Culling badgers “can make no meaningful contribution to cattle TB control in Britain”, an independent group of scientists advising DEFRA has concluded.
The Independent Scientific Group on bovine tuberculosis has published its final report today (Monday, 18 June) after nearly 10 years of investigation in to the role badgers play in spreading the disease.
The report acknowledges that badgers do play a role in perpetuating the disease amongst cattle, but that a cull would have no worthy contribution and could make the situation worse.
For more articles and comment on bovine TB see our special report page at Bovine tuberculosis: FWi special report
For any cull to be effective it would need to be conducted over a very large area, such as the south west peninsula, require the complete eradication of badgers from that area and sustained for a number of years, said John Bourne, chairman of the ISG.
He added that it was made clear to the group by ministers at its inception nearly 10 years ago that any policy requiring the removal of badgers from large areas of land was totally unacceptable.
In its final report the group is also been critical of the current cattle policy and of DEFRA’s ability to implement a policy based on scientific findings and advocates DEFAR base future policy on tackling the disease spread between cattle with the introduction of a tougher suite of cattle controls.
“The objective of our work, outlined in this scientific report, has been to seek scientific truth and to provide clarity on the major issues that need to be considered for gaining control of cattle TB,” Prof Bourne said.
“We believe that in this Report Ministers now have sufficiently robust and extensive evidence to enable informed policy decisions to be made. They now have the sound science they require.”
“After nearly a decade of work we believe that we have fulfilled our original aims and are now able to provide a comprehensive appreciation of the overall problem. Our findings will surprise some, and be unwelcome to others.”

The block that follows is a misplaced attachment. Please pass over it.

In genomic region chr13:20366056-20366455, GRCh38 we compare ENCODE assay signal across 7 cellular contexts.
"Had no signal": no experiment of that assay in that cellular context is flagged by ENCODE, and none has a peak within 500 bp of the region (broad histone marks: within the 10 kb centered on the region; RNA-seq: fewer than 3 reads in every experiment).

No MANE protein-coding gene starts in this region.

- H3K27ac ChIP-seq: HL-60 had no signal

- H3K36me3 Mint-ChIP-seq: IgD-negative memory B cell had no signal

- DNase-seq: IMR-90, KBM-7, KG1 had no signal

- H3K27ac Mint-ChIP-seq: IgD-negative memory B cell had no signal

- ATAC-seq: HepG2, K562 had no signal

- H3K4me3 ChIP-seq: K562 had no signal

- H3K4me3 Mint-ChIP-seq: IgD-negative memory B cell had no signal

He added: “Having shown that the main approach to cattle TB control should be rigorously targeted to cattle, we hope that the overwhelming scientific evidence we have provided to support this view, and the policy options we present, will enable the farming industry and government to work together in a constructive and cooperative manner to tackle this very serious disease of cattle which causes so much economic loss and hardship to cattle farmers”.
In a statement to the House of Commons on the ISG’s report DEFRA secretary David Miliband said: “We know that the badger can play a role in maintaining disease in the areas where bovine TB is endemic.
“The Protection of Badgers Act 1992 allows the culling of badgers under licence for disease control purposes but, while the Randomised Badger Culling Trial (RBCT) has been in progress, there has been a moratorium on issuing licences for culling of badgers for bovine TB. The ISG’s final report marks the end of the RBCT. We therefore need to decide next steps.
“The ISG’s report summarises the results of the RBCT. These show that small scale culling can increase levels of TB in cattle. The report also says that proactive culling as practiced in the RBCT can bring benefits but only if culling is sustained over a number of years and co-ordinated.
“The ISG are not convinced that it would be practical or economical to deliver a cull in this way, leading them to conclude that badger culling could not contribute meaningfully to the control of bovine TB in Great Britain.”
The report’s conclusions came as bitter disappointment to the NFU, but were warmly welcomed by the Badger Trust.
NFU president Peter Kendall said: “I simply do not accept that the industry cannot devise a culling strategy that will reduce the reservoir of TB in badgers”, he said.
“Indeed, recent experience in Ireland, where a targeted badger culling strategy has reduced TB outbreaks in cattle by 42% in the last five years, confirms that culling can and does work, if it is carried out thoroughly and carefully.” Mr Kendall has requested an urgent meeting with DEFRA ministers to discuss future policy.
Trevor Lawson for the Badger Trust said: “Killing badgers is like using a sledgehammer to crack a nut, doing far more harm than good.
“A less brutish approach to the small role played by badgers, such as electric fencing around farm buildings, might well yield greater benefits at a fraction of the cost.”